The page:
# Bioequivalence and Bioavailability Forum 07:34 CET

## LSMeans, still causing me headaches [General Sta­tis­tics]

Hi all,

I am getting back to a good old topic, the LS Mean. I am asking this in very general terms without specific reference to typical BE model, and I really really hope we can get beyond "if there's balance then so-and-so...".

I still have pretty much no idea what an LSMean really is. I am aware that this SAS invention is described e.g. here and its calculation here.

But I am still quite unable to see what an LS Mean achieves. For example, "LS-means are predicted population margins; that is, they estimate the marginal means over a balanced population." ... what does that mean and why does this make the LS Mean more relevant than a basic model effect from the b vector of y=Xb+e?

Can someone with stats knowledge tell me:
1. Generally, in which situations, in scientific (not regulatory) terms, are LSMeans relevant?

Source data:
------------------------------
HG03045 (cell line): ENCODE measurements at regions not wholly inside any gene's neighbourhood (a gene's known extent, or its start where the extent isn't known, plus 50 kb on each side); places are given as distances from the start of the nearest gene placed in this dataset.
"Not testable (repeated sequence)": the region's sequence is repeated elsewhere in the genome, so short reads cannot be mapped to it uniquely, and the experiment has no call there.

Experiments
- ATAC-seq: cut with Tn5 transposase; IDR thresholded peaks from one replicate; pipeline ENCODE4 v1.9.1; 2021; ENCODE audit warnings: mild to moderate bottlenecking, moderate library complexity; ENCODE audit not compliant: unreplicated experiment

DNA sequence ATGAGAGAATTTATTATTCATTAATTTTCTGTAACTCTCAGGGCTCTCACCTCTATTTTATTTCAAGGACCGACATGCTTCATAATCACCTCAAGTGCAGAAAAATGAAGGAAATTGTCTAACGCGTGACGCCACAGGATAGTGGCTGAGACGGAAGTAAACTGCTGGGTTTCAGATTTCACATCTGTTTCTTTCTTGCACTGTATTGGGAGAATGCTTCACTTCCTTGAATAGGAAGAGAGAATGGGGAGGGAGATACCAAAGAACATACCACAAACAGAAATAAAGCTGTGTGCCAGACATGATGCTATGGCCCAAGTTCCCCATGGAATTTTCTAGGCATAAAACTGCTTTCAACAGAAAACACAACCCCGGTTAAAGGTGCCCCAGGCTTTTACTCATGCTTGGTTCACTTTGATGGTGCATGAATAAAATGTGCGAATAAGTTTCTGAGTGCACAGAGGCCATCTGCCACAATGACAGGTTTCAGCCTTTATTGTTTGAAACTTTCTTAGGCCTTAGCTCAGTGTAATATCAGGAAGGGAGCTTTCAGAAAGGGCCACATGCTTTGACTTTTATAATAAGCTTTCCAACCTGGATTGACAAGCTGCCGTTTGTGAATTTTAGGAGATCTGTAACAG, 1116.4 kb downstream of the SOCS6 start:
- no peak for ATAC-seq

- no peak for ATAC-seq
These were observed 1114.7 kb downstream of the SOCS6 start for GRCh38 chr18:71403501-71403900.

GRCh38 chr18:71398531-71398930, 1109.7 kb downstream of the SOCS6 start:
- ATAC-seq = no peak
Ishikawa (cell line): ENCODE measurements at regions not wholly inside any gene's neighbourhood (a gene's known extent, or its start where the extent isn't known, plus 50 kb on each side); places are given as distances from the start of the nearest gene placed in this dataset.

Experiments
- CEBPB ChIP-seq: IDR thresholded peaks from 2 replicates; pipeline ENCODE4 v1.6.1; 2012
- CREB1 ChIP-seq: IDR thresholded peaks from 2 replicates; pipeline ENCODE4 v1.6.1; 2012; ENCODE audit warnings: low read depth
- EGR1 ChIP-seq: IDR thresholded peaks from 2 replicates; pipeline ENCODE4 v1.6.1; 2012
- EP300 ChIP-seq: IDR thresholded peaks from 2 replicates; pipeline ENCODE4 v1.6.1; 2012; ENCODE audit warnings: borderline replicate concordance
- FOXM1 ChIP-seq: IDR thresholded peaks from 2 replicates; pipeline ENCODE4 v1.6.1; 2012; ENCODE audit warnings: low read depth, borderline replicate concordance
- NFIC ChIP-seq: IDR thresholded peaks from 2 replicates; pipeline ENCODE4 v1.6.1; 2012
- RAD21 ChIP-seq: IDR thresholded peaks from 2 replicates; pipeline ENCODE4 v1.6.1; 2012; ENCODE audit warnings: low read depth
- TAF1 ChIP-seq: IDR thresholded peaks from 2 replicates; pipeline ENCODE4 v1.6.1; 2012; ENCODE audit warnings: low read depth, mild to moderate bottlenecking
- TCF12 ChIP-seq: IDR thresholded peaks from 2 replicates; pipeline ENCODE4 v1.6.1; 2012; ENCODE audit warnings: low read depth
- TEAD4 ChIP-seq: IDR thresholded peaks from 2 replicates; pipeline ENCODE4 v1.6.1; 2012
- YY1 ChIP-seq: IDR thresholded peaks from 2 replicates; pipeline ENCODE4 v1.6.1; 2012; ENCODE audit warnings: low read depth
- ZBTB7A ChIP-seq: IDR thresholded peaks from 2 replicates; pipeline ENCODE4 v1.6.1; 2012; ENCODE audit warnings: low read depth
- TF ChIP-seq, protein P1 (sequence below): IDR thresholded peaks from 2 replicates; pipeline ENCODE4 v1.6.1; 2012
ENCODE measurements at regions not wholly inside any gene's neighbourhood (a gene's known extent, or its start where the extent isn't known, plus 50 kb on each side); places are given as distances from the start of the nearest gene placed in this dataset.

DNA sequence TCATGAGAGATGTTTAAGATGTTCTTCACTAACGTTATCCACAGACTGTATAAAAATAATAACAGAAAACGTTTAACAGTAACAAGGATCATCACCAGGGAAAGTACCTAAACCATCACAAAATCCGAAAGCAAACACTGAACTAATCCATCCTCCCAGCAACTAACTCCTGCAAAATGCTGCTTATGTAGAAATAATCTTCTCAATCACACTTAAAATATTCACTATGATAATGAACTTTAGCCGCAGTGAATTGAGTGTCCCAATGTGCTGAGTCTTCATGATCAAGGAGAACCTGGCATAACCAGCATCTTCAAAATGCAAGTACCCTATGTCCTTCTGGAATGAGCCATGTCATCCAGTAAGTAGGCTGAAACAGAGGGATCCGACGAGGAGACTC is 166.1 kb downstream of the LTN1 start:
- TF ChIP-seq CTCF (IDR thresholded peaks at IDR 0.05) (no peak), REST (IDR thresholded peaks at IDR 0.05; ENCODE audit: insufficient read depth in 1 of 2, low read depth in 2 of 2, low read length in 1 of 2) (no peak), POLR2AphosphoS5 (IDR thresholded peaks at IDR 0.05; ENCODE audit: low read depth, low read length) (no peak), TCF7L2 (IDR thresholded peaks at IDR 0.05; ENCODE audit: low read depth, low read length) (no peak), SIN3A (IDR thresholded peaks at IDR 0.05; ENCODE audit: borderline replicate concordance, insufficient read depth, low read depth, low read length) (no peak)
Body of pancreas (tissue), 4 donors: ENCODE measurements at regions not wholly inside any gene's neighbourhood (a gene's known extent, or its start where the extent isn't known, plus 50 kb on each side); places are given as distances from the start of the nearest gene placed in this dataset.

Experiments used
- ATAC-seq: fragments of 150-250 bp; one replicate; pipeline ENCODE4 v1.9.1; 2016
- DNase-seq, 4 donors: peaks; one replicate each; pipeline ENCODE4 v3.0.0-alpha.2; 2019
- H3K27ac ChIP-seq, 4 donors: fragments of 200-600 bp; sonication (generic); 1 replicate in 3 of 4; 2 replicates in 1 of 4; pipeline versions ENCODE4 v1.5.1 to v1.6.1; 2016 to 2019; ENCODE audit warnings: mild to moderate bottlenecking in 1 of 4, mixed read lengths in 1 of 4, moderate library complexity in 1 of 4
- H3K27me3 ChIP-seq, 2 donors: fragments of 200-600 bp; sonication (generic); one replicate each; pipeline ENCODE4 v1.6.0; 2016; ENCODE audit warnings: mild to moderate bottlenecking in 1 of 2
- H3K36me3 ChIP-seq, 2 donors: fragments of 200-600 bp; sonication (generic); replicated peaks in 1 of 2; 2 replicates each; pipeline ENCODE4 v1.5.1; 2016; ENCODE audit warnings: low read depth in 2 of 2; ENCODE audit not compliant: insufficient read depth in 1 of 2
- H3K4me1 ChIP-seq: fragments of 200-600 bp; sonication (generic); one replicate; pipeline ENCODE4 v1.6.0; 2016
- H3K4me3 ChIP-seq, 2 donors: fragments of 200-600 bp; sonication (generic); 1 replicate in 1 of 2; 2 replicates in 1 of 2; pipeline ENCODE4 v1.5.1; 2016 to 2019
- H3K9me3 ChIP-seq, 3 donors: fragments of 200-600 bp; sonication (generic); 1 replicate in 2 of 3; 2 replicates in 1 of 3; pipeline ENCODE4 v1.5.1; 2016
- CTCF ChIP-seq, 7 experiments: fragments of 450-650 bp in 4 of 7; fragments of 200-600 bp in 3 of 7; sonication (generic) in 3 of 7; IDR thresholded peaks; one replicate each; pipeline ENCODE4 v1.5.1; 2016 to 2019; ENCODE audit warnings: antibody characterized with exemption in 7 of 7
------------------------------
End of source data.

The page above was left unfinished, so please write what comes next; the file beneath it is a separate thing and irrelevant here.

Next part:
2. Why (in which situations generally) is a least squares treatment effect (i.e. the coefficients in b)less relevant than an LSMean when the two may differ?
3. On what basis would we say that the model residual "always" can be used to generate a CI for LS Mean differences?
In other words, can you convince me using arithmetolophystics and Al Jabra that the standard error of a treatment effect is the same as the standard error for an LSMean (for the given level of the factor of interest).

In perspective, and pardon this little provocation, Kinetica also calculated certain things on basis of an assumption of balance whether or not there truly was balance. And that was...well.... possibly not considered widely relevant or optimal.

Please: We do not need to discuss balance and when LSMeans are equal to ordinary means or treatment effects in the b vector for a BE trial. While the two are tightly related this latter aspect is not per se what I am asking about.

``` if (3) 4 x=c("Foo", "Bar") b=data.frame(x) typeof(b[,1]) ##aha, integer? b[,1]+1 ##then let me add 1 ```

Best regards,
ElMaestro

"(...) targeted cancer therapies will benefit fewer than 2 percent of the cancer patients they’re aimed at. That reality is often lost on consumers, who are being fed a steady diet of winning anecdotes about miracle cures." New York Times (ed.), June 9, 2018.